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Arch Biochem Biophys. 2009 Jan 1;481(1):1-15. doi: 10.1016/ Epub 2008 Oct 17.

Bacterial heme-transport proteins and their heme-coordination modes.

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Department of Chemistry and Biochemistry, University of Massachusetts, 285 Old Westport Road, Dartmouth, MA 02747-2300, USA.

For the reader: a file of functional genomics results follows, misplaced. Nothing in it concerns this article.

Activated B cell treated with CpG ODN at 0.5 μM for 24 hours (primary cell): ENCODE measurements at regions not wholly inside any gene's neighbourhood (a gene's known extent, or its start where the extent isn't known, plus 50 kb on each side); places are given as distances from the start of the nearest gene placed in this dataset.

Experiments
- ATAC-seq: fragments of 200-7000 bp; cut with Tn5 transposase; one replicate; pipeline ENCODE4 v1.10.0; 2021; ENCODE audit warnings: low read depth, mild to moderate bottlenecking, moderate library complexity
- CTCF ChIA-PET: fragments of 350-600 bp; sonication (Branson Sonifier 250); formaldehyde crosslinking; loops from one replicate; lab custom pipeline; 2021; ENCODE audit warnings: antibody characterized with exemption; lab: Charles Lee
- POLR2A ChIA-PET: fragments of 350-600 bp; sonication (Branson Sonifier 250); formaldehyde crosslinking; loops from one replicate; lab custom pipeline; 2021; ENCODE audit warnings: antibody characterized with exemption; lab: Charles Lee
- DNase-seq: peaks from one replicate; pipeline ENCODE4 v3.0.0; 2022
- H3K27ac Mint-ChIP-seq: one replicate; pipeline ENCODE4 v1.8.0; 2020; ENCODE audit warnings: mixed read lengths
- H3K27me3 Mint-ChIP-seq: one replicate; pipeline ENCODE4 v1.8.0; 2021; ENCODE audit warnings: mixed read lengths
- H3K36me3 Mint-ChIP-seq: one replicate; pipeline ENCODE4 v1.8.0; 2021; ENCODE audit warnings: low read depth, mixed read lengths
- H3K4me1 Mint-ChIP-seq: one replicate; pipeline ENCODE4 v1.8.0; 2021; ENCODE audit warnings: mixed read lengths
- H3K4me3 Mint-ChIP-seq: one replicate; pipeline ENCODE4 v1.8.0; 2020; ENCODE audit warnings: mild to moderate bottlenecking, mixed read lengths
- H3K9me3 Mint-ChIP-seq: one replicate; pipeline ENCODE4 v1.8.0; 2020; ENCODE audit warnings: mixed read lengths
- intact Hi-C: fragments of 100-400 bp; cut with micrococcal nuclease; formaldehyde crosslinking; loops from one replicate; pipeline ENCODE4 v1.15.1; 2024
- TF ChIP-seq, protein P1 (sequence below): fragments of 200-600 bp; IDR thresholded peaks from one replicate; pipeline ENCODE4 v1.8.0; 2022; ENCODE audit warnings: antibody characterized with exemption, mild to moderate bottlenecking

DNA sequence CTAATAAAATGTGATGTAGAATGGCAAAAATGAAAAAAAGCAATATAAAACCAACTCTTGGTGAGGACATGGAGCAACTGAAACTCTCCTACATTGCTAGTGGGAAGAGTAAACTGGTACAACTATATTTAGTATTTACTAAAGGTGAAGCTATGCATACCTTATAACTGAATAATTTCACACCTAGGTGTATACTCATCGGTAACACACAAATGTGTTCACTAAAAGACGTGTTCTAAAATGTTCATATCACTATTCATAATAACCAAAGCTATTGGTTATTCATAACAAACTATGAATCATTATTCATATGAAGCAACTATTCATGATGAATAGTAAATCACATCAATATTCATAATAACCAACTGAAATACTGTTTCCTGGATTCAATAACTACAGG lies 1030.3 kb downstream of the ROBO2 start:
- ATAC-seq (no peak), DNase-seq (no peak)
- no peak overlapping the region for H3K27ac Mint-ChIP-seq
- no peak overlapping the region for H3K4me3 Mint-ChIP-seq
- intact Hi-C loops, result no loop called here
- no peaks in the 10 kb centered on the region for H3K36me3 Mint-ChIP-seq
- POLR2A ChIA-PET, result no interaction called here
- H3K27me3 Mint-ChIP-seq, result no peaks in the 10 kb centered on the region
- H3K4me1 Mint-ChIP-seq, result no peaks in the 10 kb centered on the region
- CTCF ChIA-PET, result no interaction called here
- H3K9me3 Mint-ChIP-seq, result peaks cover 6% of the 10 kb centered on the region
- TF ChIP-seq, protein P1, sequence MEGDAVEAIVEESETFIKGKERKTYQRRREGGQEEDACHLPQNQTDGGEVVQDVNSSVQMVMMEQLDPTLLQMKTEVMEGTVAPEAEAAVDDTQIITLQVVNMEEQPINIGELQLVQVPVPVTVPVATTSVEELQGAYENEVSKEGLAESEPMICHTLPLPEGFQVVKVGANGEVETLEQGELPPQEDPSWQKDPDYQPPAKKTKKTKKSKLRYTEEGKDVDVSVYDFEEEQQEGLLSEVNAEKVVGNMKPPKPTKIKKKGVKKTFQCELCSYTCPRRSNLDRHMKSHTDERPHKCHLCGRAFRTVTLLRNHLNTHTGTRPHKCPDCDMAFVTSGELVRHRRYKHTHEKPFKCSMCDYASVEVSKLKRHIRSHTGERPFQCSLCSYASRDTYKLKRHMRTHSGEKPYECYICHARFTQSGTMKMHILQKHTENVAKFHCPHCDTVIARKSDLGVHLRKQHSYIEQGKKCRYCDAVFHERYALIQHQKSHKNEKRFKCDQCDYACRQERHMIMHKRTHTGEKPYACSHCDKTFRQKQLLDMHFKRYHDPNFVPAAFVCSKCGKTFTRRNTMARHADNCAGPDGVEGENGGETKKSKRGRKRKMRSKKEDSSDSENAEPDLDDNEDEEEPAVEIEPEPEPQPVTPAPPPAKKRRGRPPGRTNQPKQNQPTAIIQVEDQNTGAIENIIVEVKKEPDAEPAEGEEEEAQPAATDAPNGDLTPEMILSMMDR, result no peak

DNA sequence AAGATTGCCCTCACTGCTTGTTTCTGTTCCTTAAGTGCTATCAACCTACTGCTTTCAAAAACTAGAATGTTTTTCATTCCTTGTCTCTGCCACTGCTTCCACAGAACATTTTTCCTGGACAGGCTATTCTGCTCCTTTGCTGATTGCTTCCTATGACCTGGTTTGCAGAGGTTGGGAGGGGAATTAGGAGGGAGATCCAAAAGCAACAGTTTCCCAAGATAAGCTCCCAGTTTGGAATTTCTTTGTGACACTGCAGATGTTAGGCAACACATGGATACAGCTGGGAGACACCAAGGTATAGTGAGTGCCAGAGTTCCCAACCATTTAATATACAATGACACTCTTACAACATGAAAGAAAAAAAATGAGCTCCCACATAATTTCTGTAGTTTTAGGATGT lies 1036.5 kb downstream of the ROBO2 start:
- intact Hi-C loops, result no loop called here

Efficient iron acquisition is critical for an invading microbe's survival and virulence. Most of the iron in mammals is incorporated into heme, which can be plundered by certain bacterial pathogens as a nutritional iron source. Utilization of exogenous heme by bacteria involves the binding of heme or hemoproteins to the cell surface receptors, followed by the transport of heme into cells. Once taken into the cytosol, heme is presented to heme oxygenases where the tetrapyrrole ring is cleaved in order to release the iron. Some Gram-negative bacteria also secrete extracellular heme-binding proteins called hemophores, which function to sequester heme from the environment. The heme-transport genes are often genetically linked as gene clusters under Fur (ferric uptake regulator) regulation. This review discusses the gene clusters and proteins involved in bacterial heme acquisition, transport and processing processes, with special focus on the heme-coordination, protein structures and mechanisms underlying heme-transport.

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